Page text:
Melana SM, Picconi MA, Rossi C, Mural J, Alonio LV, Teyssie A, Holland JF, Pogo BG: Detection of murine mammary tumor virus (MMTV) env gene-like sequences in breast cancer from argentine patients. Medicina (B Aires) 2002, 62: 323-327.
Johal H, Faedo M, Faltas J, Lau A, Mousina R, Cozzi P, Defazio A, Rawlinson WD: DNA of mouse mammary tumor virus-like virus is present in human tumors influenced by hormones. J Med Virol 2010, 82: 1044-1050. 10.1002/jmv.21754
Chiu YL, Greene WC: The APOBEC3 cytidine deaminases: aninnate defensive network opposing exogenous retroviruses and endogenous retroelements. Annu Rev Immunol 2008, 26: 317-353. 10.1146/annurev.immunol.26.021607.090350
Fan J, Ma G, Nosaka K, Tanabe J, Satou Y, Koito A, Wain-Hobson S, Vartanian JP, Matsuoka M: APOBEC3G generates nonsense mutations in human T-cell Leukemia virus type 1 proviral genomes in vivo. J Virol 2010, 84: 7278-7287. 10.1128/JVI.02239-09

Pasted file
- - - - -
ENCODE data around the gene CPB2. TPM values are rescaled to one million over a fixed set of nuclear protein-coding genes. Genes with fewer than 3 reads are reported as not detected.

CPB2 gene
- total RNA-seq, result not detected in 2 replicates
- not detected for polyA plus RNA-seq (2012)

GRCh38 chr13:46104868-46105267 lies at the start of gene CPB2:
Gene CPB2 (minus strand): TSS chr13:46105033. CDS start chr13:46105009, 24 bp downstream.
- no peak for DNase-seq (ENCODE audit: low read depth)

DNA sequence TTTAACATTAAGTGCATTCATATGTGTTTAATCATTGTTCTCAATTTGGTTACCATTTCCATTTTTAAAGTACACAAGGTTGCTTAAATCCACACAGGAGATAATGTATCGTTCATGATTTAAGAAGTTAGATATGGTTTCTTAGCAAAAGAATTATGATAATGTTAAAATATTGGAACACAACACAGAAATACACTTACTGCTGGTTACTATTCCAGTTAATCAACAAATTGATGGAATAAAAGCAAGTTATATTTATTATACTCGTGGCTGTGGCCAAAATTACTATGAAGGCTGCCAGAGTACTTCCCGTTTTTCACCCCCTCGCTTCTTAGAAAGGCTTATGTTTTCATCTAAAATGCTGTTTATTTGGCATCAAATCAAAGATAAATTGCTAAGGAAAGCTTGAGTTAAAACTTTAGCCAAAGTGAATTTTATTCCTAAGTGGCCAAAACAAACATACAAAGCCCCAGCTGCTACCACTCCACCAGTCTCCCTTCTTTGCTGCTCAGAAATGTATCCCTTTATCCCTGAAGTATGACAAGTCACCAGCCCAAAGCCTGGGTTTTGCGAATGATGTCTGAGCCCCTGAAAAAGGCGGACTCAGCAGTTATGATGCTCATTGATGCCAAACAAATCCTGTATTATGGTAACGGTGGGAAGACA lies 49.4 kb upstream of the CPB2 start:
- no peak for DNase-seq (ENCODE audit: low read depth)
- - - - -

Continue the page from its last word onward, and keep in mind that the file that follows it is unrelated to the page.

De Lucio B, Manuel V, Barrera-Rodríguez R: Characterization of human NSCLC cell line with innate etoposide- resistance mediated by cytoplasmic localization of topoisomerase II. Cancer Sci 2005, 96: 774-783. 10.1111/j.1349-7006.2005.00111.x
Altschul SF, Madden TL, Schäffer AA, Zhang J, Zhang Z, Miller W, Lipman DJ: Gapped BLAST and PSI-BLAST: a new generation of protein database search programs. Nucleic Acids Res 1997, 25: 3389-3402. 10.1093/nar/25.17.3389
The authors would like to thank the facilities of Genetics Laboratory from Facultad de Medicina Veterinaria y Zootecnia UANL for the processing of samples and PCR amplifications.
The authors declare that they have no competing interests
Conceived and designed the experiments: TAL, ZBP. Performed experiments: MSK, GSJ, SAS. Analyzed the data: TAL, ZBP, SAS, CRP, TGR. Participated in the specimen and data collection and testing BRR, BAI. Wrote the paper: ZBP, ZAD, TAL. All authors read and approved the final manuscript.